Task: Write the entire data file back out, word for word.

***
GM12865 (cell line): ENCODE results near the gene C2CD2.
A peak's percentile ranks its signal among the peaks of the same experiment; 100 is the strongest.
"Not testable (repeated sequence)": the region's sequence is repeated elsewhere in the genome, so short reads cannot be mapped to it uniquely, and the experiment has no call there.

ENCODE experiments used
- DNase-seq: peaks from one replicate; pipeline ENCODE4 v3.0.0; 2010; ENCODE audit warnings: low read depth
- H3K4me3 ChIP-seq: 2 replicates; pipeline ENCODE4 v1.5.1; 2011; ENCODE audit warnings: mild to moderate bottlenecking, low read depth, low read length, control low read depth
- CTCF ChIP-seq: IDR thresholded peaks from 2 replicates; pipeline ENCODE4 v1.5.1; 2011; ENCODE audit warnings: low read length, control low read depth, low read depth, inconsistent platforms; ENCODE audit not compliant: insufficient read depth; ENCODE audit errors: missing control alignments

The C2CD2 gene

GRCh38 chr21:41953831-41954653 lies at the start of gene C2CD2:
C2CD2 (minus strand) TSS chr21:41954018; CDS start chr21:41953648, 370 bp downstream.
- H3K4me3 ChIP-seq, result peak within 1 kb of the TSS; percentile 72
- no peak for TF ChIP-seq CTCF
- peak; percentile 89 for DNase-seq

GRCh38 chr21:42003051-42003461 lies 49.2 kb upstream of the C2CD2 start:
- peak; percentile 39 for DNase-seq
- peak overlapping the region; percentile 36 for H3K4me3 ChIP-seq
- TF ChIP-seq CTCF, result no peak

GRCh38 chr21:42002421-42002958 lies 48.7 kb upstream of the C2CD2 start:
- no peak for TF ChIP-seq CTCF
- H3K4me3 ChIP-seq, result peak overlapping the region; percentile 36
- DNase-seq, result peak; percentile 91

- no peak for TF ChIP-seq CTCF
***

GM12865 (cell line): ENCODE results near the gene C2CD2.
A peak's percentile ranks its signal among the peaks of the same experiment; 100 is the strongest.
"Not testable (repeated sequence)": the region's sequence is repeated elsewhere in the genome, so short reads cannot be mapped to it uniquely, and the experiment has no call there.

ENCODE experiments used
- DNase-seq: peaks from one replicate; pipeline ENCODE4 v3.0.0; 2010; ENCODE audit warnings: low read depth
- H3K4me3 ChIP-seq: 2 replicates; pipeline ENCODE4 v1.5.1; 2011; ENCODE audit warnings: mild to moderate bottlenecking, low read depth, low read length, control low read depth
- CTCF ChIP-seq: IDR thresholded peaks from 2 replicates; pipeline ENCODE4 v1.5.1; 2011; ENCODE audit warnings: low read length, control low read depth, low read depth, inconsistent platforms; ENCODE audit not compliant: insufficient read depth; ENCODE audit errors: missing control alignments

The C2CD2 gene

GRCh38 chr21:41953831-41954653 lies at the start of gene C2CD2:
C2CD2 (minus strand) TSS chr21:41954018; CDS start chr21:41953648, 370 bp downstream.
- H3K4me3 ChIP-seq, result peak within 1 kb of the TSS; percentile 72
- no peak for TF ChIP-seq CTCF
- peak; percentile 89 for DNase-seq

GRCh38 chr21:42003051-42003461 lies 49.2 kb upstream of the C2CD2 start:
- peak; percentile 39 for DNase-seq
- peak overlapping the region; percentile 36 for H3K4me3 ChIP-seq
- TF ChIP-seq CTCF, result no peak

GRCh38 chr21:42002421-42002958 lies 48.7 kb upstream of the C2CD2 start:
- no peak for TF ChIP-seq CTCF
- H3K4me3 ChIP-seq, result peak overlapping the region; percentile 36
- DNase-seq, result peak; percentile 91

- no peak for TF ChIP-seq CTCF